Permaculture in Practice: Use and Value Renewables

By now, perhaps you’ve read this article from NPR or a similar one: Recycling Plastic is Practically Impossible. From the article:

“Greenpeace found that no plastic — not even soda bottles, one of the most prolific items thrown into recycling bins — meets the threshold to be called “recyclable” according to standards set by the Ellen MacArthur Foundation New Plastic Economy Initiative. Plastic must have a recycling rate of 30% to reach that standard; no plastic has ever been recycled and reused close to that rate.

Read that again. Plastic is not recyclable. Oof. For those of us who take care to sort out our recyclables, this is hard news to swallow. I read this today and had to spend some time turning it over in my mind. What does this mean for each of us? What does it mean for the choices we make weekly on what to buy or not buy?


Another shocking statistic: the Wisconsin DNR has found that farm and maritime operations in the state “generate 20.4 million pounds of recyclable plastic wrap each year.”

“A 300-head dairy farm using plastic silage bags may produce as much as 6,000 pounds a year of waste plastic.”


A few days ago, I grabbed lunch with my friend Ben. Ben is an organic blueberry farmer in Southern Wisconsin. Ben’s little slice of heaven is on his family’s farm in a rural area which is surrounded by farms but also by rapidly approaching suburban housing developments.

Photo by Ben Lembrich

Ben is the type of farmer who is trying to do everything on his farm in the best way possible for the earth. His way of farming is labor intensive and slow-moving. Before he adopts a labor-saving technology, he carefully weighs the pros and cons of adopting it. It isn’t that he is anti-technology or anti-progress; it is that his background in environmental science means he understands that none of these technolgies are without cost.

For his first 5+ years farming, Ben did everything by hand, but this year he no longer could keep up. After much thought, he opted to add drip lines and weed barriers to the long rows of blueberries.

Photo by Ben Lembrich

How did Ben come to the decision?

  1. Weighing the Impact of Chemicals vs. Plastics. The blueberries on the farm are planted in mounds of pine straw which Ben collected and built into berms which he subsequently planted. In addition to acidifying the soil, the pine straw helps to keep the weeds down. But this year the weeds were still winning. Ben realized he’d either need to use chemical herbicides, hire a lot of people to weed, or invest in landscape fabric. Since he has worked hard for organic designation and isn’t yet profitable enough to hire labor, landscape fabric was the best choice of the options he had.
  2. Researching Recycling Opportunities. Ben was able to find a recycling facility for the landscape fabric he purchased. He did this before he purchased the fabric to ensure that his plastic would become part of that pool of less than 30% of plastic that does get recycled. He has a plan in place and knows what it will take to transport the fabric to the recycler when the day comes.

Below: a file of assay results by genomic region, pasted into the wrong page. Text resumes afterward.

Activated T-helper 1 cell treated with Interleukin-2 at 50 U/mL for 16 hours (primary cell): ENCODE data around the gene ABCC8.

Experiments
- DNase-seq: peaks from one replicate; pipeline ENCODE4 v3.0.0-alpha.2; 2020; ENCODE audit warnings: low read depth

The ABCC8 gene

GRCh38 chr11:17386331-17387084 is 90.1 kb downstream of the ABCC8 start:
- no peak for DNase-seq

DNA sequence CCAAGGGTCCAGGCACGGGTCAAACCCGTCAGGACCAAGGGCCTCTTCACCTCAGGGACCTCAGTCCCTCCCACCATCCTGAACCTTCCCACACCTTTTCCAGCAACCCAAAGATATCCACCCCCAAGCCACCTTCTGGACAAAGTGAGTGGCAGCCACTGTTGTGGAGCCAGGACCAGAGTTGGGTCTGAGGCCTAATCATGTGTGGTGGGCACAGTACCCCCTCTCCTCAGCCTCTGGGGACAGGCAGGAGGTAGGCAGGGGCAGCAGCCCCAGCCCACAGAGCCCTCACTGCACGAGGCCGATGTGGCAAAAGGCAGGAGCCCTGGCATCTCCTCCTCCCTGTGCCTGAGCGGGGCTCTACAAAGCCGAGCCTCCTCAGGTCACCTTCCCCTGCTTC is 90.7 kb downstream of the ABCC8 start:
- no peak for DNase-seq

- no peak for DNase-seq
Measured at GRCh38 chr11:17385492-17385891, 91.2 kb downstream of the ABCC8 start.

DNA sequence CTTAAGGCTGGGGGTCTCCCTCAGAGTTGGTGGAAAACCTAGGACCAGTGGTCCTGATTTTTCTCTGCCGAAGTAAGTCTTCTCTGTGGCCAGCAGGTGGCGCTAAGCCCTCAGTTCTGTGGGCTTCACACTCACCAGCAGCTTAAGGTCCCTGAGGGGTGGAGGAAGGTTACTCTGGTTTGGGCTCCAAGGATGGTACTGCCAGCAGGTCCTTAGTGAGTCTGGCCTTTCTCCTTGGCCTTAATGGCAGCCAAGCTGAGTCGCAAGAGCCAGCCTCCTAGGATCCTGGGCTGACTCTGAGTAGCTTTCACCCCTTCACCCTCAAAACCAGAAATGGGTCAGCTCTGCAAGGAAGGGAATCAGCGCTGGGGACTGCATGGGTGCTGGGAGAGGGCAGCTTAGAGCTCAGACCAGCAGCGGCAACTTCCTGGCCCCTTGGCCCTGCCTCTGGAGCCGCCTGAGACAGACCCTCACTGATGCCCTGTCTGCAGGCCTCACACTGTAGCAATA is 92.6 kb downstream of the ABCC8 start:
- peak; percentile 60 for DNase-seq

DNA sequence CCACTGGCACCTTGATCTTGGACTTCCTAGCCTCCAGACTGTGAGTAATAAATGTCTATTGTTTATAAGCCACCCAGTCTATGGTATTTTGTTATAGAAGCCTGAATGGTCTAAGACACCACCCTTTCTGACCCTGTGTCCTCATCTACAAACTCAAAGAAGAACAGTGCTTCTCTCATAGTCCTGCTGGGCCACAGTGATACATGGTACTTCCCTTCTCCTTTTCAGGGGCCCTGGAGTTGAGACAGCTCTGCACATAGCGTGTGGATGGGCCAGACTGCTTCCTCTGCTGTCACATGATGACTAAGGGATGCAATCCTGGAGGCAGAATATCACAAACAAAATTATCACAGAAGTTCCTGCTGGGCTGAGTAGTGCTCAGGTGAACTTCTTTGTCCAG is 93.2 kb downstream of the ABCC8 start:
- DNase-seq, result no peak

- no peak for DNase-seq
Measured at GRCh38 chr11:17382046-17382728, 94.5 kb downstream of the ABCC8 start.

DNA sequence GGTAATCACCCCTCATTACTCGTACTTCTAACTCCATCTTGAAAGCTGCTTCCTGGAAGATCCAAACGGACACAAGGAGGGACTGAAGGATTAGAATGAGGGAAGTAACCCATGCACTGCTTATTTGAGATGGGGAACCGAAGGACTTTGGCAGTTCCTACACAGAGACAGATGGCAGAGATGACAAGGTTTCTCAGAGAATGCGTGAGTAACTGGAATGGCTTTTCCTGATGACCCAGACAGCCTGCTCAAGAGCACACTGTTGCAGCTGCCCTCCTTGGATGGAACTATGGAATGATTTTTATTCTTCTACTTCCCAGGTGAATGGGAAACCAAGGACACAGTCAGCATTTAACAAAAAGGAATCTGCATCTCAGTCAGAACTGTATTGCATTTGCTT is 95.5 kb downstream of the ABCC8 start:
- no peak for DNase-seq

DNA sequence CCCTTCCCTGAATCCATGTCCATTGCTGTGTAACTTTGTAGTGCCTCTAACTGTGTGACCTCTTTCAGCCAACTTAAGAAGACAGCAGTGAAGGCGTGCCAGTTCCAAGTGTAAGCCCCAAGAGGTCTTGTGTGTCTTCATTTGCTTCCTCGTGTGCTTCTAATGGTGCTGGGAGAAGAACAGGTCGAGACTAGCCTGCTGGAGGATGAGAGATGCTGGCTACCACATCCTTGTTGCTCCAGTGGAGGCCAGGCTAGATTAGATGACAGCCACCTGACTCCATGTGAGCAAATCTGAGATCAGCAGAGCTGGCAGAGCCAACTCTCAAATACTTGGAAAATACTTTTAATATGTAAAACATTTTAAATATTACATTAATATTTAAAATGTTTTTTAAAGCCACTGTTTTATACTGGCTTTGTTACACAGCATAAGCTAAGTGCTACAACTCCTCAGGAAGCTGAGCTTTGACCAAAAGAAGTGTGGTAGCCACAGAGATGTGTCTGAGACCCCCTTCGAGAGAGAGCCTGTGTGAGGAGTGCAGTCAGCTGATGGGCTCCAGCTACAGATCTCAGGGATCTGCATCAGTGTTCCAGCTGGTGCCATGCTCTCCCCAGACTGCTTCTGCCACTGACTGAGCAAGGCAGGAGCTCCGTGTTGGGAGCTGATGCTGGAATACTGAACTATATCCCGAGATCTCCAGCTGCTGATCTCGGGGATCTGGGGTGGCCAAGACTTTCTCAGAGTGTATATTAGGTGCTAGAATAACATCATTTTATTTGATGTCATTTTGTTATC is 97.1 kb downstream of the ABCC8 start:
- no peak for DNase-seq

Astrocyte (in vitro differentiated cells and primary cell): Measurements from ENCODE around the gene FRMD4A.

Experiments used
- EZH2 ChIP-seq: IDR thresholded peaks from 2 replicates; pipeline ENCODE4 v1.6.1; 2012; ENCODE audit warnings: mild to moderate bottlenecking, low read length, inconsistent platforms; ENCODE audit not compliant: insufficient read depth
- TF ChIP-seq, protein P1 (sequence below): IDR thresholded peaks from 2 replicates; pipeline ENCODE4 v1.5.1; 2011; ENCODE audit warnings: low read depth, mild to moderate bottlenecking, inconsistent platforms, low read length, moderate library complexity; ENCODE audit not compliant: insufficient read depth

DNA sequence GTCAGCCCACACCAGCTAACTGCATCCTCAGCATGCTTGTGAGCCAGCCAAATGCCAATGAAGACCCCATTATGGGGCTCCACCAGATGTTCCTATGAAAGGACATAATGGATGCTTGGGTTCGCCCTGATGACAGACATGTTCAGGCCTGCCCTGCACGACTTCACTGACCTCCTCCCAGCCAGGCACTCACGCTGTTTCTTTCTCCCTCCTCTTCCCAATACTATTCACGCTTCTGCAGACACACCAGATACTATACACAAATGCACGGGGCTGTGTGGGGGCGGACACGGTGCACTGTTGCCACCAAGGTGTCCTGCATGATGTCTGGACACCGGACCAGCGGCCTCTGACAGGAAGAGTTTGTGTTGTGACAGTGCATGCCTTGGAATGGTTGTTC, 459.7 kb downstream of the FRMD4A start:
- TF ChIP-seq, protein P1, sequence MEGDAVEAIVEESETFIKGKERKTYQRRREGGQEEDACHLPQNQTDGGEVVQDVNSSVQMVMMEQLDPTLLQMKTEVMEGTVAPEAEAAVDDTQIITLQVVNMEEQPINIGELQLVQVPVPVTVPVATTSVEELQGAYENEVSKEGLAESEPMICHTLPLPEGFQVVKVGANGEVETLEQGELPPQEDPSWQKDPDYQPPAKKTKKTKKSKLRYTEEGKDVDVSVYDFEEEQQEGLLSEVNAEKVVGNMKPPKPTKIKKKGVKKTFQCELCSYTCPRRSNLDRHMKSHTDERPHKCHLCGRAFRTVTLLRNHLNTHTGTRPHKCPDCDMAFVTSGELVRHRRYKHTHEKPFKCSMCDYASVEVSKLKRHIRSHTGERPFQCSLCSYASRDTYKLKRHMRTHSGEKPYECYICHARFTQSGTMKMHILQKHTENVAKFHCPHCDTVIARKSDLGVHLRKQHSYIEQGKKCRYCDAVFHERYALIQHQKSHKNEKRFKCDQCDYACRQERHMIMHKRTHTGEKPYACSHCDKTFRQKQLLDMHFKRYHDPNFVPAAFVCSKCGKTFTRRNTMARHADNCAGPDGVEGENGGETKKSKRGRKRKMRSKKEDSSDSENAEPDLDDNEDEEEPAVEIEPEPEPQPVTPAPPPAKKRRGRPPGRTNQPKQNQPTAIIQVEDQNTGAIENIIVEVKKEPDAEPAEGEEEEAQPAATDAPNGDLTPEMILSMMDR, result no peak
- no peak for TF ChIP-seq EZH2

3. Making a Pledge to Care for the Plastic. When we met last week, Ben was planning to spend the weekend removing the new landscape fabric. Why remove it after all of the time it took to install? We live in a harsh climate with cold, snowy winters and a lot of temperature changes. Plastic does not last long outdoors in this environment. By removing the fabric in the fall, storing it inside and replacing it each spring, Ben should be able to add a few more years of life to his landscape fabric, saving himself money and keeping it out of the recycling/garbage stream that much longer.

This last point is the one that got me really thinking about the “Use and Value Renewables” tenant of permaculture. What if the problem isn’t just that we need to value renewables more, but that we need to value plastics more? When we value something, we take care of it. We preserve it as long as we can. We think twice before buying it, because it often costs a little more.

Isn’t this how we should be thinking about plastics? Because, truly, they can be really amazing things. Plastics are light and can be durable. They are more difficult to break than their competitor glass. They can be formed more easily into complex shapes than wood or metal. They can be made in many colors and textures. In Ben’s story, there is no renewable material that will do as well at keeping weeds down as the landscape fabric,.

But plastics also persist in our environment for ever and ever and ever. So what if the answer isn’t to give them up but to use them more concientiously and deliberately than we often do? What if the answer is to value them more when we use them? To buy them conscientiously, take care of them and keep them for as long as possible to reduce their environmental impact?

Something to think about.

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